Okay. And I hear you say, so first of all, I really like thinking of Medical Affairs more as the hub for RWE, then some sort of owner of RWE, that that makes a lot more sense. But in terms of RWE, you say that Medical Affairs is poised to disseminate RWE strategy, is Medical Affairs, also poised to generate RWE strategy?
Ivy Weng 03:41
I think that we’re seeing a lot of, you know, Medical Affairs functions actually shift to generate a lot of the strategy and that’s in conjunction with internal stakeholders, where sometimes there’s this RW E, COE, or center of excellence. And there are people that provide insight, and they may or may not come from Medical Affairs, but I think Medical Affairs is probably the driver of a lot of that.
Garth Sundem 04:11
It seems like RWE studies used to be used somewhat piecemeal, to answer questions that came up, you know, maybe it was even something that came in through medical information that couldn’t be answered, and somebody said, oh, I can answer that with RWE. Is it that we’re at some sort of tipping point where we have done piecemeal RWE studies, and now we’re looking more proactively to make these part of strategy?
Ivy Weng 04:41
I think that historically, like you said, a lot of RWE has been focused on answering post market questions around real world safety and efficacy, right. But what we’re seeing is this shift towards just using RWE earlier and earlier in the in the lifecycle well, we’re seeing that, you know, our customers are really focused on incorporating, incorporating RWE from the get go. And I think that that’s because, you know, clinical research should ultimately improve patient care. And we’re seeing that there’s significant overlap between post launch and also pre-launch activities.
Garth Sundem 05:23
Okay, well, let’s move to development then. So RWE strategy, you know, there’s so much strategy around launch, but then there also is strategy around development. So how does RWE, and RWE strategy, influence development?
Ivy Weng 05:45
I think that for RWE strategy to really influence development, the trials must evaluate outcomes that reflect real world scenarios and address the concerns of patients, physicians and payers. Like, when we think about how real world data is used in the development space, we can use that to optimize trial design, particularly in assessing trial feasibility, like, you know, the use case around how many patients are, you know, top of the funnel, and then how how many patients are like, patients are likely to maybe fall out of the screening eligible criteria with the inclusion exclusion criteria that’s applied. That’s a use case that’s widely recognized. So patient attrition, and then at Komodo, we’re seeing just very sophisticated methods being used to assess the impact of trial criteria on recruitment, finding more tangible endpoints using real world data, developing that using sources like claims data, EMR data, lab results. And assessing risk as well allows us to really understand a patient population that’s really representative of the real world without compromising the efficacy of the trial. So like,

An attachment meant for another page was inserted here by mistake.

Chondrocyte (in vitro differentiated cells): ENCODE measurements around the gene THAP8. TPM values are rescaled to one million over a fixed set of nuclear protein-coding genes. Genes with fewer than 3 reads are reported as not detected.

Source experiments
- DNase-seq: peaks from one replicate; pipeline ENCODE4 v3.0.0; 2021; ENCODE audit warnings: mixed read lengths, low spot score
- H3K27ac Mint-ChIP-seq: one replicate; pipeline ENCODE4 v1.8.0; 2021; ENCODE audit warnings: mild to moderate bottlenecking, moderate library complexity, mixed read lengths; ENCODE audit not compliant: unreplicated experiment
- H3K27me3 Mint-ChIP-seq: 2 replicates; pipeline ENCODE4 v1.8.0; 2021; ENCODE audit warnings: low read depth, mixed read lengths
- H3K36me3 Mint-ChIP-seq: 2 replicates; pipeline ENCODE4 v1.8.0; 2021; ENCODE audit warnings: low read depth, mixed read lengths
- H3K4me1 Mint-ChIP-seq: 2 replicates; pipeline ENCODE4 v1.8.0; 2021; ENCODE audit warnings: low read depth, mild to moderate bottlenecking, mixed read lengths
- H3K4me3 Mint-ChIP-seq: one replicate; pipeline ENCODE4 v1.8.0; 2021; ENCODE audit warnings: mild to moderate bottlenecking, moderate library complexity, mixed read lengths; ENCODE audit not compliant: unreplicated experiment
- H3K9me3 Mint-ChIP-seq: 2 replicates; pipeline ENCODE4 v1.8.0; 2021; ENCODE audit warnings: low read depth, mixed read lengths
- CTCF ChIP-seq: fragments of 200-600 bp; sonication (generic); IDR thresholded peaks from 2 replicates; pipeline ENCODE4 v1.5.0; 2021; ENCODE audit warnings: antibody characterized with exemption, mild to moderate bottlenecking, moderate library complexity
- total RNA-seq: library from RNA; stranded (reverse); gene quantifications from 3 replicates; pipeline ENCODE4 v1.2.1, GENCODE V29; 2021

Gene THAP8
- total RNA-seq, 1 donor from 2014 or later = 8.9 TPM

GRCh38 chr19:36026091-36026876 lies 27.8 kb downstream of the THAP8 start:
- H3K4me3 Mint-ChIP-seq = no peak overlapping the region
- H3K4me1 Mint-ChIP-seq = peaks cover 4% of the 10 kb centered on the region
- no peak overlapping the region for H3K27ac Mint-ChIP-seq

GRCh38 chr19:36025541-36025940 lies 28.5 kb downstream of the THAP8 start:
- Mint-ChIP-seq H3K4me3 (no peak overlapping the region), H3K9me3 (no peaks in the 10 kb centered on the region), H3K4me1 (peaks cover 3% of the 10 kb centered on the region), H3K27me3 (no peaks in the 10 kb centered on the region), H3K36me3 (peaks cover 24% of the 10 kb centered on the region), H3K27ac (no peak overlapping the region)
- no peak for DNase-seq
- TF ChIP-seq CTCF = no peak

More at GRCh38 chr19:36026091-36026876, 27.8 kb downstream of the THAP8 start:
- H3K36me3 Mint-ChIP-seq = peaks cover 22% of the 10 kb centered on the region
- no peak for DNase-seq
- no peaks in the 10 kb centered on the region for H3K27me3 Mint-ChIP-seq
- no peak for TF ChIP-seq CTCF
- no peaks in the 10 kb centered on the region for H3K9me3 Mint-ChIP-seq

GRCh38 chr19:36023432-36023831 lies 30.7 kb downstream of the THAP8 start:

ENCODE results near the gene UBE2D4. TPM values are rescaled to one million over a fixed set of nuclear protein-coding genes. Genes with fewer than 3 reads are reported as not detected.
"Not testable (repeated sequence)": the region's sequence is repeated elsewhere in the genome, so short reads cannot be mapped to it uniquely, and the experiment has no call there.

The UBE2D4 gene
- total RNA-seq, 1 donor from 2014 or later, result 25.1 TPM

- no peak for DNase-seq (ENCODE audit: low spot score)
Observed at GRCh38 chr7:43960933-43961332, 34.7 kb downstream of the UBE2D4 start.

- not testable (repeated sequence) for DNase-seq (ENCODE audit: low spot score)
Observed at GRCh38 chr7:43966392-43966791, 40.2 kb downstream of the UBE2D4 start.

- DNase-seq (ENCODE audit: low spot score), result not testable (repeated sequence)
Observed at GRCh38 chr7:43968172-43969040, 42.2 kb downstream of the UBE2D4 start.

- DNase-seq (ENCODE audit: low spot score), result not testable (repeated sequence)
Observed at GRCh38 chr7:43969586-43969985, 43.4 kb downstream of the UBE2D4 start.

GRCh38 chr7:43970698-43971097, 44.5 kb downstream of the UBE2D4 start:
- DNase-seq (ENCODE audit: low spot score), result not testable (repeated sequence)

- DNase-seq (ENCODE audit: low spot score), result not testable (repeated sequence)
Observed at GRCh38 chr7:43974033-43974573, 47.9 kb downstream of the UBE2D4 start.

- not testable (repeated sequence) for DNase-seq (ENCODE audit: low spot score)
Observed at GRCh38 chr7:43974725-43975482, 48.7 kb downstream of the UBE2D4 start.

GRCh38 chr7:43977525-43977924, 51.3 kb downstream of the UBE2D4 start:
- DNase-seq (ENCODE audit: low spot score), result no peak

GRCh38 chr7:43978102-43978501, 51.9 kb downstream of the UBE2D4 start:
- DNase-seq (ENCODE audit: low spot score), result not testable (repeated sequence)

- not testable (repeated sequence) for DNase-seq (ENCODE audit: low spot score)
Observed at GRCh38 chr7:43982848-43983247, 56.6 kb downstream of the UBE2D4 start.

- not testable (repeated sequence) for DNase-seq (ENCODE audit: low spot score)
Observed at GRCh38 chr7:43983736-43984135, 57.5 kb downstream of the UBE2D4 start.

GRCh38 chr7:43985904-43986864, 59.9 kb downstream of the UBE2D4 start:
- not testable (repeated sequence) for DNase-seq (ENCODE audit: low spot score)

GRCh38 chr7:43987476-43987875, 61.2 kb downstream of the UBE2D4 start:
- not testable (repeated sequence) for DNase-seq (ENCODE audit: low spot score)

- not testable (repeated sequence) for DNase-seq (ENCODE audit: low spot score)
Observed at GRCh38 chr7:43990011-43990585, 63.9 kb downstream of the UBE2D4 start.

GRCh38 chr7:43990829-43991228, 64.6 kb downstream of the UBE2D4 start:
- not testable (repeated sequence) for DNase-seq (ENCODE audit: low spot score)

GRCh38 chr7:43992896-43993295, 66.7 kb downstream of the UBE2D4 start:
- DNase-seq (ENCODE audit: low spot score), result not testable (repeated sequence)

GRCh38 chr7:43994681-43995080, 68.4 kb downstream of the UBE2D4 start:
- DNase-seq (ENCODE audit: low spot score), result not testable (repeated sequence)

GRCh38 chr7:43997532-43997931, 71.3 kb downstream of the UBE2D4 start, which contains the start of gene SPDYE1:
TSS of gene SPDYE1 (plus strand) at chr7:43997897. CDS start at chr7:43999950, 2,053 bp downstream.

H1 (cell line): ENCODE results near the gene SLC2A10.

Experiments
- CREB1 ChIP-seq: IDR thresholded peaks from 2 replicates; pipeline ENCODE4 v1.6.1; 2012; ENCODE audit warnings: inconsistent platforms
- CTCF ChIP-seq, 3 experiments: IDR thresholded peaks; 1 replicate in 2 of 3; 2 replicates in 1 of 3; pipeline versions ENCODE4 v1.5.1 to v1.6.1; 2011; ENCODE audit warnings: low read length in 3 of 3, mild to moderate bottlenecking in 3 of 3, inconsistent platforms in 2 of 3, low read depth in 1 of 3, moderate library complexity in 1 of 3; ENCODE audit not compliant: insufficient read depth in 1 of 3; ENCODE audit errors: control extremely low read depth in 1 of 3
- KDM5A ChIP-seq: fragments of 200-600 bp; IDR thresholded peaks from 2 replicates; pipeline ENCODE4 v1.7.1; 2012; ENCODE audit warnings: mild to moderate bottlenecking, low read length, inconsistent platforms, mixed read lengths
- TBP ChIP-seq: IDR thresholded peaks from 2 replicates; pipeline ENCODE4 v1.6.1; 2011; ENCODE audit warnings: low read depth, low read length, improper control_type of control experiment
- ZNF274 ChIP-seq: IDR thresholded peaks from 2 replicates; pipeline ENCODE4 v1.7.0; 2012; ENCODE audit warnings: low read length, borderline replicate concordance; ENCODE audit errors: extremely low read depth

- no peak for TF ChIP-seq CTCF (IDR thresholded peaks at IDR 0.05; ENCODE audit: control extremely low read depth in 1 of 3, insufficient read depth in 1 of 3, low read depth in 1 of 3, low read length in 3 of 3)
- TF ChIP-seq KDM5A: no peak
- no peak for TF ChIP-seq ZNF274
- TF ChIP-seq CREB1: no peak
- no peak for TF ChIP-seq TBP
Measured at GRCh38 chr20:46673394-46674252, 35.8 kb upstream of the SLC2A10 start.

Garth Sundem 07:16
Yeah, well, no, I was gonna say, you bring that up as an example that’s fairly well used, but actually don’t know anything about that. I just wanted to follow up a little bit. So is RWE kind of a way to? Are you modeling the effects of inclusion exclusion criteria on likely recruitment? Is is that RWE in? Is that how you’re using that?